Tony Hinton joined Cary Academy in January 2021 as the Director of Facilities. Before coming to CA, Tony was Chief of the Lease Compliance and Construction Division with the Maryland State Department of General Services. A member of the Association for Facilities Engineering and a Certified Professional Manager, he brings a broad background to the role, having previously served as a director of facilities and operations, quality assurance manager, and police officer at various points in his career. He
is married with five children.
Tony is responsible for overseeing all aspects of facilities’ operations, ensuring not only that CA’s buildings and grounds are properly maintained, but that they follow a mission-aligned path of facility innovation. Recently, we had the opportunity to sit down with Tony to discuss his vision for CA’s Facilities Division and the perspective and insights he brings to his new role.
Beyond keeping the lights on and maintaining the beautiful campus for which CA is well-known, how does the facilities team support CA’s mission and opportunities for innovative, relevant, personalized learning?
The number one goal for the Facilities Division is making sure that the school is ready and able to help students learn every day. Without classrooms that are comfortable, clean, and support the faculty’s teaching needs, the school won’t be able to perform its whole reason for being. For us, the number one priority is preventative maintenance. Sure, unexpected problems happen, but as Director of Facilities, you don’t ever want to have something go so wrong that you have to close the school.
The environment we create and maintain is crucial to making sure students are ready to learn. Having a welcoming campus makes it more enjoyable to be here each day. It also signals that we take care of our assets, which tells prospective parents that it’s less likely that an HVAC problem or a plumbing issue will prevent their child from learning any given day. Having safe, reliable, eye-catching activity buses does the same—it gets people’s attention and puts CA’s name out there in a way that instills pride.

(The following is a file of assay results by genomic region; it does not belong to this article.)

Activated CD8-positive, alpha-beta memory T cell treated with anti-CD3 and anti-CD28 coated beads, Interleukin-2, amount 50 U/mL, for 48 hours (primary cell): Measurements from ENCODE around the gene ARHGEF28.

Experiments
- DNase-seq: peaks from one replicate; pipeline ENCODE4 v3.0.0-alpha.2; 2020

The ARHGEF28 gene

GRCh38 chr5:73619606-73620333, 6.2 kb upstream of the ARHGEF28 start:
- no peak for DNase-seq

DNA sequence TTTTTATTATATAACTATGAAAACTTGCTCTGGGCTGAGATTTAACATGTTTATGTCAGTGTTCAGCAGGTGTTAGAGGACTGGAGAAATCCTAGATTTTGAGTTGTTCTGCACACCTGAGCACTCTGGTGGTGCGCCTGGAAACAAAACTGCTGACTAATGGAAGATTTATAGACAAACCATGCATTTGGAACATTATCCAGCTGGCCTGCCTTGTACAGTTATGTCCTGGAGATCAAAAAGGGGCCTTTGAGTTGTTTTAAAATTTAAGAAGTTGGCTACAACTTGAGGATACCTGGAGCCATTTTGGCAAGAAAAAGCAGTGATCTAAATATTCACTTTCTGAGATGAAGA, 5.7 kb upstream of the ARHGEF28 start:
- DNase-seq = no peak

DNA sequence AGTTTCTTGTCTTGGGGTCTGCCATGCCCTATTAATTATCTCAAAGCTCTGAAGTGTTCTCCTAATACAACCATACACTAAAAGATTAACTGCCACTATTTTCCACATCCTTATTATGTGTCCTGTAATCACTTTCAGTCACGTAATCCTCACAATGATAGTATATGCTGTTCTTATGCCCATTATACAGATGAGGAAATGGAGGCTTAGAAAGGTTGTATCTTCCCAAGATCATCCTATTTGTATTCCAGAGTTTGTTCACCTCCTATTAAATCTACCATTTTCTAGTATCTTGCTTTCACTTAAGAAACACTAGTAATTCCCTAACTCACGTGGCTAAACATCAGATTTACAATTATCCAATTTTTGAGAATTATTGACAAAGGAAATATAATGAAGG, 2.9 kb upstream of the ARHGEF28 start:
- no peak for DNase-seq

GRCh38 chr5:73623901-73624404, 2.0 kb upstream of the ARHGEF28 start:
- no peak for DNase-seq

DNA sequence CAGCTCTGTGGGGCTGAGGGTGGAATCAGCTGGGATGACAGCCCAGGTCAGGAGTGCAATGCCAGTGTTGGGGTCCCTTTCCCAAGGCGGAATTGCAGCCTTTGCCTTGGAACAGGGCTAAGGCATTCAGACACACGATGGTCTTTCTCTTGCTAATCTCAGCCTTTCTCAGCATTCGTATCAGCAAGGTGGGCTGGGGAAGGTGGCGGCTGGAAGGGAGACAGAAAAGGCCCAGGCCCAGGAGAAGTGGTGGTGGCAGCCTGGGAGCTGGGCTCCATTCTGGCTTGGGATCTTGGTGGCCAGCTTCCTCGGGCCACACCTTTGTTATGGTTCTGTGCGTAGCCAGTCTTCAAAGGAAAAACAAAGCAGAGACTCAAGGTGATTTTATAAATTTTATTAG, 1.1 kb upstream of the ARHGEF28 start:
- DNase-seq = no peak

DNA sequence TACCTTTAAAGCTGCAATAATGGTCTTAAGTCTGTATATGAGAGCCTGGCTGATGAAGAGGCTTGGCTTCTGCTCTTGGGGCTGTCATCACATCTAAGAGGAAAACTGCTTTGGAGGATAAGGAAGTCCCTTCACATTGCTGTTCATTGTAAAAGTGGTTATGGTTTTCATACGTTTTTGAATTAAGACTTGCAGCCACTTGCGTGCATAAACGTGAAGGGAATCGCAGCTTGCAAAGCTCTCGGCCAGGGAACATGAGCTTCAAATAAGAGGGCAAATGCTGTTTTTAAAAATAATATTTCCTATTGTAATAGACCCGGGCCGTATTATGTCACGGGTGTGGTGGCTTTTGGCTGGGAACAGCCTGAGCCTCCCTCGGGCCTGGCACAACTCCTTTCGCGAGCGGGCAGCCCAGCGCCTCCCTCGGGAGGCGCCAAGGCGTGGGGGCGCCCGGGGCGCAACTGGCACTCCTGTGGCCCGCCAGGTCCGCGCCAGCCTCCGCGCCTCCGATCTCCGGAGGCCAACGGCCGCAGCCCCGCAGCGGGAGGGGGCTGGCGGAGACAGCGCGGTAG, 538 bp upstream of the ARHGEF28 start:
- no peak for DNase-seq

My team—and I consider us all teammates, myself included—is divided into facilities maintenance and landscaping. We are responsible for all buildings, the grounds, the foodservice facilities, school vehicles, and athletics facilities. My staff includes trained electricians, a plumber, an HVAC technician, and a certified athletic field technician.
You might be surprised to know that there are specific standards by which we have to maintain the athletic fields to host games; there is work that has to be done to the fields before and after every match.
It’s our job to make sure everything you see and touch at CA works like it’s supposed to—to the point where you don’t even have to think about it working; it just does.
Looking ahead, what challenges are most critical for CA’s facilities, and what opportunities do those challenges present?
Since it opened, CA has done a great job of introducing and maintaining cutting-edge technology in the classroom. However, the ideas of how to use our spaces—classrooms and offices and the campus as a whole—have changed a lot in the past 25 years. Some of those forward-thinking ideas—like LEED certification and giving faculty offices rather than dedicated classrooms—have been put into practice in the Center for Math and Science. I believe such innovative use of space, green practices, and a greater focus on efficiency should be a goal across campus.
One of the most important ideas shaping educational facilities these days is creating more welcoming, efficient spaces that help make the day-to-day experience even better for students and faculty. Increased natural light is a big part of that, and much of the Upper School renovation project is about increasing the amount of natural light inside the building. I also want to see even more green spaces on campus; we have many of them compared to traditional schools, but I want us to have even more.